Should Trucks Haul More Than 80,000 Lbs?


Photo by NeONBRAND on Unsplash

Many young children in America believe holiday season deliveries are made by sleigh and reindeer, and that is a nice fantasy indeed. But for readers of Class A Drivers, we know that truck drivers are the hard workers behind almost every delivery in the country.

Unfortunately, with supply chain challenges and a new variant of COVID, deliveries continue to be delayed. And this looks to continue into the winter season as American consumers turn to online shopping for their preferred method of shopping.

One governor wants to improve delivery times by increasing delivery capacity. Governor Henry McMaster of South Carolina has issued an executive order that would suspend weight limits and allow all trucks to weigh 90,000 lbs, regardless of road.

Weight Limit vs Wait Limits: Will 90,000 lbs Speed Up Deliveries?

Typically, tractor-trailers are allowed to haul enough freight that raises their total gross weight to 80,000 lbs on Interstate highways. This includes both the vehicle and the freight.

It seems obvious that trucks carrying additional freight could alleviate delays, but this comes with trade-offs, mostly in the safety of the driver and the surrounding passengers.

Additional weight makes it more difficult for drivers to make smooth lane changes, avoid road obstacles, or navigate varying speeds of traffic on the highway. 80,000 lbs has long been considered the sweet spot for the most amount of freight for the most amount of safety.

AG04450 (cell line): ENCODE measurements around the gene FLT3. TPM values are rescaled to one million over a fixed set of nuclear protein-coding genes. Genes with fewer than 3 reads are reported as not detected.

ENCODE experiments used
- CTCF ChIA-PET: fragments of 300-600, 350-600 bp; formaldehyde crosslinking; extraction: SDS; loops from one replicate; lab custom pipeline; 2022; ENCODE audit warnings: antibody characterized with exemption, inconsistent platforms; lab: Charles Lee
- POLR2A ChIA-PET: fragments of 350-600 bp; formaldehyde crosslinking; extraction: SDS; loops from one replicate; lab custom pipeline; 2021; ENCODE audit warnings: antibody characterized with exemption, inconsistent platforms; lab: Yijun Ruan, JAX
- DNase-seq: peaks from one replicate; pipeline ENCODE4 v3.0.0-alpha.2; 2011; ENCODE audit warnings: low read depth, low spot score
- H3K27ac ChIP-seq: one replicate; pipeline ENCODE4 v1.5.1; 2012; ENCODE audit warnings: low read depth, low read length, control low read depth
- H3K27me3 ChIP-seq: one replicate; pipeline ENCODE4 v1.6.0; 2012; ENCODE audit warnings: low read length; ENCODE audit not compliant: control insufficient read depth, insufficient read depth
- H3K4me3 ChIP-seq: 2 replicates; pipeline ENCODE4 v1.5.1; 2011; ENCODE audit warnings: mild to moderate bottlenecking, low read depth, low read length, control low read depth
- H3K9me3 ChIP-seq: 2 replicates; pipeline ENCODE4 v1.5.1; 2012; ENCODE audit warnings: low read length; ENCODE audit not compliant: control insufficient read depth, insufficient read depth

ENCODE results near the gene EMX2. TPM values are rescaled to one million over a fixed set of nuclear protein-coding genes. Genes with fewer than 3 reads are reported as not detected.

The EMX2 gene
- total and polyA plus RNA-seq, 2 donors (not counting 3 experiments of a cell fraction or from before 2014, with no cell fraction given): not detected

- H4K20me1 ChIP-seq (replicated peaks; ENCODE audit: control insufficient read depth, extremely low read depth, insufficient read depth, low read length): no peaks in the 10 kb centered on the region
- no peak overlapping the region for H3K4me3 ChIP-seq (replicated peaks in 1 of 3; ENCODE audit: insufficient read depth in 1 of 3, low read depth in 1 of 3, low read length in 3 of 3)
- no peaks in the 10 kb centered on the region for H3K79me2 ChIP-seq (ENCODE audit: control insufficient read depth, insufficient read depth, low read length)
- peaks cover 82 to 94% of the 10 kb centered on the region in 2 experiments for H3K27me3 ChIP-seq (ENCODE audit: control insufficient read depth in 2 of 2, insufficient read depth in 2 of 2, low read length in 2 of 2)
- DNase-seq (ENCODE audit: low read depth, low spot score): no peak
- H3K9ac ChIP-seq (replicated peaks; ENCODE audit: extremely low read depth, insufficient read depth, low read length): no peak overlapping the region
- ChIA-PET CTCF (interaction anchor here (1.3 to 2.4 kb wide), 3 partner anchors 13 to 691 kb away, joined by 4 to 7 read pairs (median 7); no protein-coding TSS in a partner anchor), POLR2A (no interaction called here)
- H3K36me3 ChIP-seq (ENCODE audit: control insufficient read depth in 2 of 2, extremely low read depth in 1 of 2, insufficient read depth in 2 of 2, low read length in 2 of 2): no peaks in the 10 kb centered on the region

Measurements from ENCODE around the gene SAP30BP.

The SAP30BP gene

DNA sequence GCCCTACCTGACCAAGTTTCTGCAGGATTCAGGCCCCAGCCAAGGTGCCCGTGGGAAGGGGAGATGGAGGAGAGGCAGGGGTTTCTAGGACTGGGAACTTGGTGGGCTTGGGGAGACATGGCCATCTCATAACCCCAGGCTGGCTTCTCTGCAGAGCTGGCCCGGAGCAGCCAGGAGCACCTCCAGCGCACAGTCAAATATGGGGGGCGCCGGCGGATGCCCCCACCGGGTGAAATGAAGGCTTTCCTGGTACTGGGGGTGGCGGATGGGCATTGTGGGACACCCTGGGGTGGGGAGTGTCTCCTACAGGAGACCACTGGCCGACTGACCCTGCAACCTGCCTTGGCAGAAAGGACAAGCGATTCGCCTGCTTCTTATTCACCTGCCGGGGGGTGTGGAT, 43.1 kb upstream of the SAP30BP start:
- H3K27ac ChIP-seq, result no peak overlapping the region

If drivers accept additional freight, this comes with a trade in the maneuverability of their vehicle and their ability to react quickly while driving. If the weight limit is increased to 90,000 lbs by political decree, any trucking companies and owner-operators that wish to compete will also have to carry the same weight.

Truck drivers may wish to organize and request additional studies be done regarding various types of trailers and the weight limits.

Past Weight Discussion – Competition?

The current discussion around weight limits echo a previous effort to raise the weight limits a few years ago.

In response to that effort, the Truckload Carriers Association (TCA) sent a letter to Congress opposing the weight raise. The previous weight increase to 91,000 lbs was tied to adding a sixth axle to the vehicle. And again, the spectre of competition raised its head.

If other trucks were permitted to add an axle and additional weight, then all other trucking companies and truck drivers would be forced to upgrade their equipment or they would be forced out of the market. Such upgrades could cost upwards of $5,000 and increase other maintenance costs, such as tires and brakes.

Increasing Weight Not the Only Answer

Raising the allowable weight for a tractor-trailer to 90,000 isn’t the only solution to the supply chain challenges, of course, but each issue raises its own counterpoints.

Other potential solutions include extending the Hours of Service regulations, allowing younger commercial drivers to haul freight interstate to increase the labor pool, and repealing various COVID vaccine mandates. A selection of Republican governors signed the Operation Open Roads letter, demanding such measures be taken.